This post may contain affiliate links, meaning we get a commisson if you decide to make a purchase through them. There is no addtional cost to you.
In the past week, how much time have you spent outside?
Let’s get even more specific. How much time have you spent in the past week not just outside, but in nature? Subtract any time that was spent talking on your phone, looking at your phone, listening to headphones, or doing anything distracting you from being aware of your surroundings, and only count the time you were actually immersed in nature. If you got at least 120 minutes of immersed-in-nature time in the past week, you’ve gotten your prescribed dose of ‘Vitamin N’. GREAT JOB!
Vitamin N… The Remarkable Nutrient That Nature Provides
Vitamin N was a term originally coined by author Richard Louv who writes about the importance of nature time and the negative consequences when we don’t get enough of it. Nowadays, you’ll even hear “Vitamin N” used within the medical community, as more and more practitioners prescribe nature as part of a non-drug approach to health problems. It’s far from a new concept, though. Physicians have been encouraging time outdoors for thousands of years. Hippocrates called walking “man’s best medicine”, and I don’t believe he was suggesting a treadmill at a gym. Over a century ago, people infected with tuberculosis were sent to mountain retreats to ‘breathe in the mountain air’. So, nature time being good for us isn’t news to anyone. The big difference nowadays is that we’ve got science-based evidence that shows nature’s health benefits are legit… and can actually help us live longer.
The Extraordinary Healing Powers of Nature
A wealth of research indicates that exposure to nature has a wide variety of health benefits. To start, it boosts your immune system. Scientists believe one way it does this is through airborne chemicals produced by plants, called phytoncides. Breathing phytoncides increases your white blood cell count, which helps to fight off infections and diseases. And then there’s the calming effect nature has on your blood pressure and heart rate. The sounds, sights, and smells of nature (at least when you’re feeling safe) decrease stress hormones like cortisol, along with inflammatory cytokines, which can otherwise be a pathway to heart disease, diabetes, and depression. Though if you’ve ever sat on the beach watching the sun set or stared out at a vista so beautiful you never want to leave, you don’t need science to tell you about nature’s powerful calming effect.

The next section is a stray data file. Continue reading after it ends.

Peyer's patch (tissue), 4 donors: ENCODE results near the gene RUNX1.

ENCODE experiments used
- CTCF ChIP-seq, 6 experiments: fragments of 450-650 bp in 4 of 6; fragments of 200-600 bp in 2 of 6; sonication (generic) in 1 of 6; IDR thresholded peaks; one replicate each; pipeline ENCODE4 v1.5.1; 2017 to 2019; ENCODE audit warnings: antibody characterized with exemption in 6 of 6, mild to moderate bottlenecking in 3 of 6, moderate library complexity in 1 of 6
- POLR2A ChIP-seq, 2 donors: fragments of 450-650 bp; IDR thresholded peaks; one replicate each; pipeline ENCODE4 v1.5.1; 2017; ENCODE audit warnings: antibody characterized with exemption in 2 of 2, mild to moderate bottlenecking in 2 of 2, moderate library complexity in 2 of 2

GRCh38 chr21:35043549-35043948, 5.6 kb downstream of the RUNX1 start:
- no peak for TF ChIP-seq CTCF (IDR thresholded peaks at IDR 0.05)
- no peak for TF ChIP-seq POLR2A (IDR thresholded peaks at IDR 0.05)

Since we evolved, for the most part, outdoors, being in sunlight is in our nature. Getting natural light from the outdoors has two big advantages: you get exposure to ultraviolet (UV) light and it keeps your circadian rhythm on track. UV light gets a bad rap because too much can cause skin cancer, but UV light, in small and safe doses, is important. Your skin absorbs UV-B rays from the sun and converts it into vitamin D, which plays many beneficial roles in your body. Vitamin D, along with outdoor natural light through your eyes, also promotes serotonin and boosts your mood, helping to protect against depression. So, in a nutshell, sunlight makes you a happier person.
And we can’t talk about nature without mentioning exercise. There’s no question exercise is the best anti-aging medicine ever. Physical activity in nature is much more fun, so the more we can take our exercise outdoors, the better our chances of sticking to it. The more we stick to it, the healthier we get. Combine exercise with regular doses of ‘Vitamin N’, and it’s like a double dose of anti-aging medicine (that goes down for most of us much easier than kale).
So, the next time you hit the road, go lose yourself in a natural landscape. No devices, no headphones, no time constraints… get outdoors, somewhere you can separate yourself from all life’s noise. When you do, take comfort in the thought you’re doing something very, very good for yourself. Another coin in the healthy living bank. Clink!